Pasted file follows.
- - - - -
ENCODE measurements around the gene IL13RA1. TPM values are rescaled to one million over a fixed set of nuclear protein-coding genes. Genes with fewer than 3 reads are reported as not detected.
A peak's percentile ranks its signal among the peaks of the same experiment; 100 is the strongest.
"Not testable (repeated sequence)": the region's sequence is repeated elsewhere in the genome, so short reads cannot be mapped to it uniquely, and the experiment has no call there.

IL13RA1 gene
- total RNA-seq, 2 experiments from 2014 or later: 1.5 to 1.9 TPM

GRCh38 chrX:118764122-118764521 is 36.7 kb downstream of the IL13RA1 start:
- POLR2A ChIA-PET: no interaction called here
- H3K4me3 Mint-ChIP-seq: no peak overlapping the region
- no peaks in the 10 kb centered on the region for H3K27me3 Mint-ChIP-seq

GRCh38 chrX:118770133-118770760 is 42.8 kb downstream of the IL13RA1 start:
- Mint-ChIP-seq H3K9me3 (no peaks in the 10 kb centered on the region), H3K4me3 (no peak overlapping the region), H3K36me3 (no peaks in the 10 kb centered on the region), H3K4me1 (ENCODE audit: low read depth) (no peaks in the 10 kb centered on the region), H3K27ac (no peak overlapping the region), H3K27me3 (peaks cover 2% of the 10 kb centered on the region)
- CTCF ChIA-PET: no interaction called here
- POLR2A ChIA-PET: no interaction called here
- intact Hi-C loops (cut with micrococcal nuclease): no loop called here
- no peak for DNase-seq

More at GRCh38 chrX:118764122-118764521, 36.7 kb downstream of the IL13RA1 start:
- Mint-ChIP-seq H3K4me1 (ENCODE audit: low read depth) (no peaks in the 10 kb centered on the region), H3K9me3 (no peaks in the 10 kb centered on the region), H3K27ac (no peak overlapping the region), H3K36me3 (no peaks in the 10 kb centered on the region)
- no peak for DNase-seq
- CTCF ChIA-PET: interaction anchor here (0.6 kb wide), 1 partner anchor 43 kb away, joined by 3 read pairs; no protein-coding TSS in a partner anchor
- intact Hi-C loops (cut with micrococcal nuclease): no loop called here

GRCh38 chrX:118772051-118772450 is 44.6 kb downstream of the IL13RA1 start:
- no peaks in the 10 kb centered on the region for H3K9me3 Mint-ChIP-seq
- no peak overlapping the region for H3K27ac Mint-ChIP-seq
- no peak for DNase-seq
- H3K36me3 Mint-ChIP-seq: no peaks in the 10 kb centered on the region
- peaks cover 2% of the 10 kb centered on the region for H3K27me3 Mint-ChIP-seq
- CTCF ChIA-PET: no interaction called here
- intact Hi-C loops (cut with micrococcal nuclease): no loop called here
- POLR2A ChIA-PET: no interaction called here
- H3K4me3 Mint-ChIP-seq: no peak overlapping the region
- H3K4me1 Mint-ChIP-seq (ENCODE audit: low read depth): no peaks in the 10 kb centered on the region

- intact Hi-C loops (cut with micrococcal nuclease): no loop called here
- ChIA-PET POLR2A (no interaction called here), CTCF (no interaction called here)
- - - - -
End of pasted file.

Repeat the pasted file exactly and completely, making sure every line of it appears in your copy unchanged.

ENCODE measurements around the gene IL13RA1. TPM values are rescaled to one million over a fixed set of nuclear protein-coding genes. Genes with fewer than 3 reads are reported as not detected.
A peak's percentile ranks its signal among the peaks of the same experiment; 100 is the strongest.
"Not testable (repeated sequence)": the region's sequence is repeated elsewhere in the genome, so short reads cannot be mapped to it uniquely, and the experiment has no call there.

IL13RA1 gene
- total RNA-seq, 2 experiments from 2014 or later: 1.5 to 1.9 TPM

GRCh38 chrX:118764122-118764521 is 36.7 kb downstream of the IL13RA1 start:
- POLR2A ChIA-PET: no interaction called here
- H3K4me3 Mint-ChIP-seq: no peak overlapping the region
- no peaks in the 10 kb centered on the region for H3K27me3 Mint-ChIP-seq

GRCh38 chrX:118770133-118770760 is 42.8 kb downstream of the IL13RA1 start:
- Mint-ChIP-seq H3K9me3 (no peaks in the 10 kb centered on the region), H3K4me3 (no peak overlapping the region), H3K36me3 (no peaks in the 10 kb centered on the region), H3K4me1 (ENCODE audit: low read depth) (no peaks in the 10 kb centered on the region), H3K27ac (no peak overlapping the region), H3K27me3 (peaks cover 2% of the 10 kb centered on the region)
- CTCF ChIA-PET: no interaction called here
- POLR2A ChIA-PET: no interaction called here
- intact Hi-C loops (cut with micrococcal nuclease): no loop called here
- no peak for DNase-seq

More at GRCh38 chrX:118764122-118764521, 36.7 kb downstream of the IL13RA1 start:
- Mint-ChIP-seq H3K4me1 (ENCODE audit: low read depth) (no peaks in the 10 kb centered on the region), H3K9me3 (no peaks in the 10 kb centered on the region), H3K27ac (no peak overlapping the region), H3K36me3 (no peaks in the 10 kb centered on the region)
- no peak for DNase-seq
- CTCF ChIA-PET: interaction anchor here (0.6 kb wide), 1 partner anchor 43 kb away, joined by 3 read pairs; no protein-coding TSS in a partner anchor
- intact Hi-C loops (cut with micrococcal nuclease): no loop called here

GRCh38 chrX:118772051-118772450 is 44.6 kb downstream of the IL13RA1 start:
- no peaks in the 10 kb centered on the region for H3K9me3 Mint-ChIP-seq
- no peak overlapping the region for H3K27ac Mint-ChIP-seq
- no peak for DNase-seq
- H3K36me3 Mint-ChIP-seq: no peaks in the 10 kb centered on the region
- peaks cover 2% of the 10 kb centered on the region for H3K27me3 Mint-ChIP-seq
- CTCF ChIA-PET: no interaction called here
- intact Hi-C loops (cut with micrococcal nuclease): no loop called here
- POLR2A ChIA-PET: no interaction called here
- H3K4me3 Mint-ChIP-seq: no peak overlapping the region
- H3K4me1 Mint-ChIP-seq (ENCODE audit: low read depth): no peaks in the 10 kb centered on the region

- intact Hi-C loops (cut with micrococcal nuclease): no loop called here
- ChIA-PET POLR2A (no interaction called here), CTCF (no interaction called here)